Dead Sea salts are mineral salts extracted from the Dead Sea, a unique body of water located between Israel and Jordan. The Dead Sea has been a source of interest for thousands of years, as it is a remarkable place, and people have been bathing in its waters for health benefits for centuries. It is possible to find pure Dead Sea salts for sale, along with a number of products which incorporate the salts. Study on the composition of the Dead Sea has suggested that its unique salts may indeed carry health benefits, especially for people with skin conditions such as psoriasis.
The formation of the Dead Sea began millions of years ago, when the Sea was initially connected to the Red Sea. Over the centuries, the Dead Sea began to sink, because it is located at the boundary between two tectonic plates which are pulling apart. The only way that water escapes from the Dead Sea is through evaporation, and the sea is supplied by the River Jordan. It seems that the unique concentration of salts in the Dead Sea has been in existence for a very long time, since travelers have written about the unique region in very ancient accounts.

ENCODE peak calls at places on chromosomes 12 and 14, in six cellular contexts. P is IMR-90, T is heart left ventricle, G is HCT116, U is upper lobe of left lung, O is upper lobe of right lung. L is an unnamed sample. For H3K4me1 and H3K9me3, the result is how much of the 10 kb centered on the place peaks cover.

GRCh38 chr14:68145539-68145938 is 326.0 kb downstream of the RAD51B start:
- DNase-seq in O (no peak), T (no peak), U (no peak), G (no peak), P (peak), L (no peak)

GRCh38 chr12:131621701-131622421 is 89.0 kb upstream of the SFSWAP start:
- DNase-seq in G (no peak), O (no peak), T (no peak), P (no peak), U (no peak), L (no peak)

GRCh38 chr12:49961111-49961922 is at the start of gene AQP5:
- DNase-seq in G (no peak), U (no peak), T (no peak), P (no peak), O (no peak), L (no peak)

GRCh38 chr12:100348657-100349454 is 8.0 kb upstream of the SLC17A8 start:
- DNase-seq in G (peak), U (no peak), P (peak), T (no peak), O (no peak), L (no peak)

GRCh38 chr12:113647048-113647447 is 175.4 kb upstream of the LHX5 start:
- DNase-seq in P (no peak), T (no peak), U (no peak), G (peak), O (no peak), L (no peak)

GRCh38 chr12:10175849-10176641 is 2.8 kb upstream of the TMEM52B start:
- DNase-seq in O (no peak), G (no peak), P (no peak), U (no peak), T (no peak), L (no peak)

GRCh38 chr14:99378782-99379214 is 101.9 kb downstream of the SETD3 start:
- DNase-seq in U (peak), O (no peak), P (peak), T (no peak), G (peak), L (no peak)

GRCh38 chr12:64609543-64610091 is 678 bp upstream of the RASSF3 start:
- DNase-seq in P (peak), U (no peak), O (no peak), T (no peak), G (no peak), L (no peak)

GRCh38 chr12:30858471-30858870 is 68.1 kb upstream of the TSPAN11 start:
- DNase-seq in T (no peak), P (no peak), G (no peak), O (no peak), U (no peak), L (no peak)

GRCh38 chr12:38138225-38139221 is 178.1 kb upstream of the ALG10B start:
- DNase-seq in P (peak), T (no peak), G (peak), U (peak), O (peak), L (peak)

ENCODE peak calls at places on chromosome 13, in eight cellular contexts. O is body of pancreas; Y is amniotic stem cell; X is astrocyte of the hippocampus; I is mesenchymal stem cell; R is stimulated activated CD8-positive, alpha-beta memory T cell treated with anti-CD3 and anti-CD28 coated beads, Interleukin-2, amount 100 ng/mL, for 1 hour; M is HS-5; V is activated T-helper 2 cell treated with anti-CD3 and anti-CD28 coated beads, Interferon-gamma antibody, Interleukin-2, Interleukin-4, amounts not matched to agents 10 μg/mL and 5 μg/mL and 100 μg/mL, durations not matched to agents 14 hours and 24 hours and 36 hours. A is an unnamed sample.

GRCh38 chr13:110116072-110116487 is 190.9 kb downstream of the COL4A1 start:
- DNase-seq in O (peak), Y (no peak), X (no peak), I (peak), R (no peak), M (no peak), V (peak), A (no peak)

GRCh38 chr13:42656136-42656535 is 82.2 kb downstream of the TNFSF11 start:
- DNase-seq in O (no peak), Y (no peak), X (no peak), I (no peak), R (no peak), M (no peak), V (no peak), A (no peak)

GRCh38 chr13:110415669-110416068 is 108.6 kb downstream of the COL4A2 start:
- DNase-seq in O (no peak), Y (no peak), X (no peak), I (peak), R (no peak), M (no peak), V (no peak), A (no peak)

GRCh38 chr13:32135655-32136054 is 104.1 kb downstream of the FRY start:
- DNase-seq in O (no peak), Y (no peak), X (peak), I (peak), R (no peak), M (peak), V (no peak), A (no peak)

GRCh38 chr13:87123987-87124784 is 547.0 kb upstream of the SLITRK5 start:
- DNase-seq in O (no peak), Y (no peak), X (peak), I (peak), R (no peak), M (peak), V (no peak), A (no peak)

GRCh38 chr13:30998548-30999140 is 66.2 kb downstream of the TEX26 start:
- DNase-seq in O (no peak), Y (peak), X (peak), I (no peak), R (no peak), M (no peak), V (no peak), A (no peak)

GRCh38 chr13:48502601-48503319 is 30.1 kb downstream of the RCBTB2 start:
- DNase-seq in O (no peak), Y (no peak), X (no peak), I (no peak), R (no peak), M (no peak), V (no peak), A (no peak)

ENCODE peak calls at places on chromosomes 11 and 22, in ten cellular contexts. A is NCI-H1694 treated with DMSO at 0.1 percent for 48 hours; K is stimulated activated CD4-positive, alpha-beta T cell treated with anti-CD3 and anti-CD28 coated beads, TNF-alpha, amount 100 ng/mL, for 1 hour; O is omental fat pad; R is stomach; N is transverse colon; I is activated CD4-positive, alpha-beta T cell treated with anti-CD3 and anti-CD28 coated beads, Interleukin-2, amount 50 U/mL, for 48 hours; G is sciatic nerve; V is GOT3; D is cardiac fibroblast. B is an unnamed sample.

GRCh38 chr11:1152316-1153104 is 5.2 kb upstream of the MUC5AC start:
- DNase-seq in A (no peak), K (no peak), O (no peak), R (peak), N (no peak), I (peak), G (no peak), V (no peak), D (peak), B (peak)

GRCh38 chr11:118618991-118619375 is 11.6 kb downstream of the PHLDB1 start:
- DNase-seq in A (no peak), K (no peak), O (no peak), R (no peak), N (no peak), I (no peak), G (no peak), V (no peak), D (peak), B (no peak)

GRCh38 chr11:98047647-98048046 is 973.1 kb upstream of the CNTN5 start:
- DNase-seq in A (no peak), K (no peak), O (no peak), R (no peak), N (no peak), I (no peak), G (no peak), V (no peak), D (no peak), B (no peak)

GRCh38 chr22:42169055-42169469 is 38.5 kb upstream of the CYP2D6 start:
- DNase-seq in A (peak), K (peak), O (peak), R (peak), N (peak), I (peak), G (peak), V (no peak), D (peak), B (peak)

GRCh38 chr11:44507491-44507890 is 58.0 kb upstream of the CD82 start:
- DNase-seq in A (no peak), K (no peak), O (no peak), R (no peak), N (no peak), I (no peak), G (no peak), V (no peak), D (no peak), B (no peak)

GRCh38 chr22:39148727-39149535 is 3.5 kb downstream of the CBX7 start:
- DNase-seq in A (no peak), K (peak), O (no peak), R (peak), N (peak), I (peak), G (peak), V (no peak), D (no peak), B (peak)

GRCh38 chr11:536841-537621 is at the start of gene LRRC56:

The salinity of the Dead Sea can sometimes approach up to 30%. This high salinity makes the Sea a popular bathing spot, since people will float like corks in the water, rather than sinking. The salts also tend to precipitate out to the bottom of the Dead Sea and the shoreline, since the water is so supersaturated. People have been collecting the salts and using them for body care for centuries, along with the unique mud that gathers at the edge of the Dead Sea.
Many people like to add Dead Sea salts to bath water and soak in them, just as if they were bathing in the Dead Sea. The salts are also added to skincare lines, and they pop up in things like exfoliating scrubs, moisturizers, and other skin conditioners. Dead Sea salts appear to be soothing and relieving for skin conditions like eczema and acne as well as psoriasis.
Unfortunately, overutilization of the River Jordan and the Dead Sea's resources has led to an alarming shrinkage of the body of water. This shrinkage began in earnest in the 1960s, when both Israel and Jordan began to rely heavily on the river as a water source. In addition, both nations extract Dead Sea Salts through a series of evaporation ponds, which accelerates the water loss even further. Unless effort is taken to reverse this process, the Dead Sea may not be around much longer, although its salts will endure.